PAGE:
Today, effective membership recruitment often includes a pull strategy as part of the marketing mix by taking advantage of online opportunities and social networking tools.

In fact, in our most recent Membership Marketing Benchmarking Report, 56 percent of association executives reported that one way prospective members learned about their association was through association-sponsored social networking sites like Facebook and LinkedIn and another 33 percent report the use of search engine advertising or online ads helped make prospects aware of membership. These channels still fall below the top awareness builders for membership, but they reflect signgrowth over the previous year.

Here is what survey respondents highlighted as the top means by which prospects became aware of membership.
So how can this pull strategy be deployed?

We are effectively implementing a pull strategy through what we call trading content for contact. Instead of initiating a relationship by selling a membership, we allow potential members who are seeking specific information to find us through the very content they seek.

With this pull strategy, the relationship is started by presenting valuable information and resources that only a qualified or prospective member would find of value. This concept takes portions of the membership content and offers it for free through a host of online tools. These include:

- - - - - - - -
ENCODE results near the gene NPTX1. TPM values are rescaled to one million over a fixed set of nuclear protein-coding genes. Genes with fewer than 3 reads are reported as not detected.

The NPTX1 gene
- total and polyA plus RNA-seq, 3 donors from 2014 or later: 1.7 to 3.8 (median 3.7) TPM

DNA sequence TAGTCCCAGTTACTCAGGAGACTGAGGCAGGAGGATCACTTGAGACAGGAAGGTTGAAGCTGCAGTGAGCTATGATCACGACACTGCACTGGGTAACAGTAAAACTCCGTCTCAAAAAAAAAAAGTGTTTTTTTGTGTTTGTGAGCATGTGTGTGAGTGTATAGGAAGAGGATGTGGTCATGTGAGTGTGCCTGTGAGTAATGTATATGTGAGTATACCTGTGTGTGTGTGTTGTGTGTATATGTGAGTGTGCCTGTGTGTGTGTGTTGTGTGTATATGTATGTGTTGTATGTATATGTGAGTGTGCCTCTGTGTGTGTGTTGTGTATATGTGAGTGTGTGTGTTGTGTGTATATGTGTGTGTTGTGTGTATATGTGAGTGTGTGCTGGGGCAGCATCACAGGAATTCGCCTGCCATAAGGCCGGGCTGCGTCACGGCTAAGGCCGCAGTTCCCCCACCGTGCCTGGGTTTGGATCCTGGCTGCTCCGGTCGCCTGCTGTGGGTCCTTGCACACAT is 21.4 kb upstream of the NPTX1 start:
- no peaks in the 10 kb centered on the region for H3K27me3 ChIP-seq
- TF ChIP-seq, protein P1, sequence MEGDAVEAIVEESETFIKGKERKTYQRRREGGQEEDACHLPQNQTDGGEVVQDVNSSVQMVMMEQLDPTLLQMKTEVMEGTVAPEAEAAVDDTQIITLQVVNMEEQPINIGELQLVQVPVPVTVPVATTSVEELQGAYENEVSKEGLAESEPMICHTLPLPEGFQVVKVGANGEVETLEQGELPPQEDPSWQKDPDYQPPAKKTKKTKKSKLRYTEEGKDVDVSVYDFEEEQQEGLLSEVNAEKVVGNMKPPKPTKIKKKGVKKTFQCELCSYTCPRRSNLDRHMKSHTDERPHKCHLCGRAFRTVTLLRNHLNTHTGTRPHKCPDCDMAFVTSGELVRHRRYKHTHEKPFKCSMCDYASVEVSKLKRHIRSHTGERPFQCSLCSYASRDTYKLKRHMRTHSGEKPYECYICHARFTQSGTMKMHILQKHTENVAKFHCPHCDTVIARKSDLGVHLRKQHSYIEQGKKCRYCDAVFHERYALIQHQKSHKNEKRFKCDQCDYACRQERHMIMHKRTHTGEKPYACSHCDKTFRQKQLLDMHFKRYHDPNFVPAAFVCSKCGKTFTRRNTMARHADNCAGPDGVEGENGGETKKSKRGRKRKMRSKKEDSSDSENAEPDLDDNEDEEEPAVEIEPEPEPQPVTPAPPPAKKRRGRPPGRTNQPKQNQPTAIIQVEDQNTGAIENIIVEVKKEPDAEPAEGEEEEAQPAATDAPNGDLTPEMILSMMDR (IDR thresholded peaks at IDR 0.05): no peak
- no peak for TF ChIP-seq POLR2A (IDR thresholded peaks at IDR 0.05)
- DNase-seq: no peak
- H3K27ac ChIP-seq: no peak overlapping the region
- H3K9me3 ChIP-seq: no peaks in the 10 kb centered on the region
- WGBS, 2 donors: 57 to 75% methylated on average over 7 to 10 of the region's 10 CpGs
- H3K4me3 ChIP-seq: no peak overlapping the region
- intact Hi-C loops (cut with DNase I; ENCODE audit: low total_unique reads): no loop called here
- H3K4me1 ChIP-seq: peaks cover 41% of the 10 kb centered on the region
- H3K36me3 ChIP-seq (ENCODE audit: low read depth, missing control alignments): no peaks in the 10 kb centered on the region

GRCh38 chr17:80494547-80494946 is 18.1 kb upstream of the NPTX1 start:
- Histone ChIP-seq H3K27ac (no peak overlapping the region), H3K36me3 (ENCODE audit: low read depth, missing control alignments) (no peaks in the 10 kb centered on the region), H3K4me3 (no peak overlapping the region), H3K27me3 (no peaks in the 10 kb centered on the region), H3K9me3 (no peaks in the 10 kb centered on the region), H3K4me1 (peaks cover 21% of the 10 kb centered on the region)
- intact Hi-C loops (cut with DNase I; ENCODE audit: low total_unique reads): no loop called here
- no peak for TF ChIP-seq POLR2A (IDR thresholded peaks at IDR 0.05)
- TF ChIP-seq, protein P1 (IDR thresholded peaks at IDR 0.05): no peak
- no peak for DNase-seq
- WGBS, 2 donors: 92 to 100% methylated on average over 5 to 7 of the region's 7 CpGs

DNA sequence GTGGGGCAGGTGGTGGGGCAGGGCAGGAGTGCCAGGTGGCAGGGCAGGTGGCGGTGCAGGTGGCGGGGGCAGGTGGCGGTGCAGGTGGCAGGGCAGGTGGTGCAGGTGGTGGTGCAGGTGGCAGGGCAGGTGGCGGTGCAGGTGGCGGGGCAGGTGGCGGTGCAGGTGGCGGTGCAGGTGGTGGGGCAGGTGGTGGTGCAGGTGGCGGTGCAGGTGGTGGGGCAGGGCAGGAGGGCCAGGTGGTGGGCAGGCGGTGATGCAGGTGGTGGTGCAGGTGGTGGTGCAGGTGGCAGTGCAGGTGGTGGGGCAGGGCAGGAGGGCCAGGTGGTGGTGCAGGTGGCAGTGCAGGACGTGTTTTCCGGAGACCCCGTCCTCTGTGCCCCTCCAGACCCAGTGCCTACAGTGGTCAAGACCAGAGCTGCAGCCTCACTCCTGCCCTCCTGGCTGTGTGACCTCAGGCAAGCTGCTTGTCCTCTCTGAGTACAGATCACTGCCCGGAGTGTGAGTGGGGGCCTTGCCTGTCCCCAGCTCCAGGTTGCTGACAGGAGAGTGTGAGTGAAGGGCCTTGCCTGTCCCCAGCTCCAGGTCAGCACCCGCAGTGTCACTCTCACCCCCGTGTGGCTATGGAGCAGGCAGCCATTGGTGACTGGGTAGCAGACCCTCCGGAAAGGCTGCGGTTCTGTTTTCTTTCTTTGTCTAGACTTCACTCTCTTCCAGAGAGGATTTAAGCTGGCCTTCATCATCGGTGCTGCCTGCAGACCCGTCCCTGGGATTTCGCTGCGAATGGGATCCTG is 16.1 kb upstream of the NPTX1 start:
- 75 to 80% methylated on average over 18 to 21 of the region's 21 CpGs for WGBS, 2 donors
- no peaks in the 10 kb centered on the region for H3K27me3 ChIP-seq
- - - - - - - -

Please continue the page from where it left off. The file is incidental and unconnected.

• Co-Registration Submissions
• Ad Networks including LinkedIn and Facebook
• Online PR Releases
• Article Submissions
• Blogs
• Social Media Ads
• Affinity Media
• Search Engine and Content Advertising

As prospective members access the valuable content, they also are asked to opt-in to receiving additional communications from the organization. These prospective members who have raised their hand to a relationship are cultivated and given the opportunity to join the association and take advantage of all the products and services available.

In a very real sense, by using this pull strategy, the membership organization opens a very large funnel to allow potential members to pull themselves into a relationship at their own pace and as their needs dictate.

And because of the traceability of each stage of the relationship through web and database records, the system can continually be monitored and optimized to make the movement into a full membership relationship as simple and easy as possible.

Is it time to put a little PULL into your membership recruitment efforts? Please share any experiences you are having with these methods.